In “Samizdat 16,” Orbán argues this conditionality mechanism threatens Hungary’s sovereignty. He is not wrong. Financially coercing or incentivizing Member States to abide by EU rules does challenge their sovereignty. Taken at face value then, Orbán seems the hero, defending his country and peoples’ sovereignty. This is exactly how he wants to appear.
One key difficulty with recognizing autocrats and separating them from democratic leaders is that they often employ similar rhetoric and tactics. Autocrats often utilize rhetoric heavy with democratic ideals, invoking the rule of law, constitutionalism, and sovereignty. Orbán’s rhetoric fits this theory exactly. He argues the EU has “undermined bastions of national sovereignty” and that Member States and their citizens should be the “lords of the future of European integration” rather than the ECJ. He further accuses the EU of undemocratic practices such as “blackmail” and “depriv[ing]” Member States of their “fundamental rights.” Orbán ends by calling other Member States to act against the EU’s “stealthy expansion of powers [to] protect their rights.”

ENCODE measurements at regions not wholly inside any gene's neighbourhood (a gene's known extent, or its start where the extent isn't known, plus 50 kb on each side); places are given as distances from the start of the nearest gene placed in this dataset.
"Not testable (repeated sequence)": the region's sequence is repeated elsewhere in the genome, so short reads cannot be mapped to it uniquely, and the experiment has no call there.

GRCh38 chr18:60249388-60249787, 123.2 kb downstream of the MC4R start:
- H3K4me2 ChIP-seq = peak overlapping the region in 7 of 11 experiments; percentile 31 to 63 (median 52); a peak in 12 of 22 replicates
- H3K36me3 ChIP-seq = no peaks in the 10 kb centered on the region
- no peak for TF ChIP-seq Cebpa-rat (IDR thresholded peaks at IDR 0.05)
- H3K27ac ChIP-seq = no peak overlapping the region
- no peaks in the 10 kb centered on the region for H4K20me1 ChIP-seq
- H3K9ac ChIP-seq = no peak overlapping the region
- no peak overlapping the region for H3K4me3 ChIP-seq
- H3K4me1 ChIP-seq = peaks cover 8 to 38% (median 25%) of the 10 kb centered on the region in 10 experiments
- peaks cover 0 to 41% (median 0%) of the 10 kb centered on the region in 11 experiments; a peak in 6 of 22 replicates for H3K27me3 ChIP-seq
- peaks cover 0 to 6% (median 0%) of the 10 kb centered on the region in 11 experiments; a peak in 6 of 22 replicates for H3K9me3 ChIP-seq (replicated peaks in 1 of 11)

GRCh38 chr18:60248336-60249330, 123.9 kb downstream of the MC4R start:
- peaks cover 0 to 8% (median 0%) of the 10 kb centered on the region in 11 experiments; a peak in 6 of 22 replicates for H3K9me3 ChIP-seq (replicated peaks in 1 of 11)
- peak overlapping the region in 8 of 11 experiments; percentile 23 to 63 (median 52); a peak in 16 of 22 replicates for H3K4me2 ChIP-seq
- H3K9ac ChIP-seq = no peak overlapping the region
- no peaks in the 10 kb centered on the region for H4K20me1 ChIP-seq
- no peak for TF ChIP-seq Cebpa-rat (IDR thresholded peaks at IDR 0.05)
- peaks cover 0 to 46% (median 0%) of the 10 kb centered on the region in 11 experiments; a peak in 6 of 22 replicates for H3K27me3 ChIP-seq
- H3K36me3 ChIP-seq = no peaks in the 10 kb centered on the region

Orbán is clearly using sovereignty and the defense of democratic principles as a guise to hide his frustration with the EU’s challenges to his autocratic power. Ironically, the accusations he makes of the EU—having the “voice of Jacob, but the hand of Esau”—describe himself and the stealthy tactics he has employed to erode Hungarian democracy. While Orbán may be right that the conditionality mechanism is a threat to Member States’ sovereignty, its aim is clearly to promote democracy and prevent democratic backsliding. It is much less likely, given the lack of precedent, that the EU is trying to maliciously federalize Europe in a multi-state power grab as Orbán suggests.
Defense of democracy is often used by autocrats like Orbán as a pretext or excuse for its subversion. When Orbán rewrote Hungary’s constitution to his advantage in 2012, he justified it was necessary to eradicate the influence of communism. After all, the original constitution was written in 1989, soon after Hungary transitioned from Communism. In practice, rewriting the constitution was key to cementing his and Fidesz’s power. It appears that Orbán may be gearing up to further consolidate power now under the guise of fighting for Hungary’s sovereignty. The international community must be ready for his next move.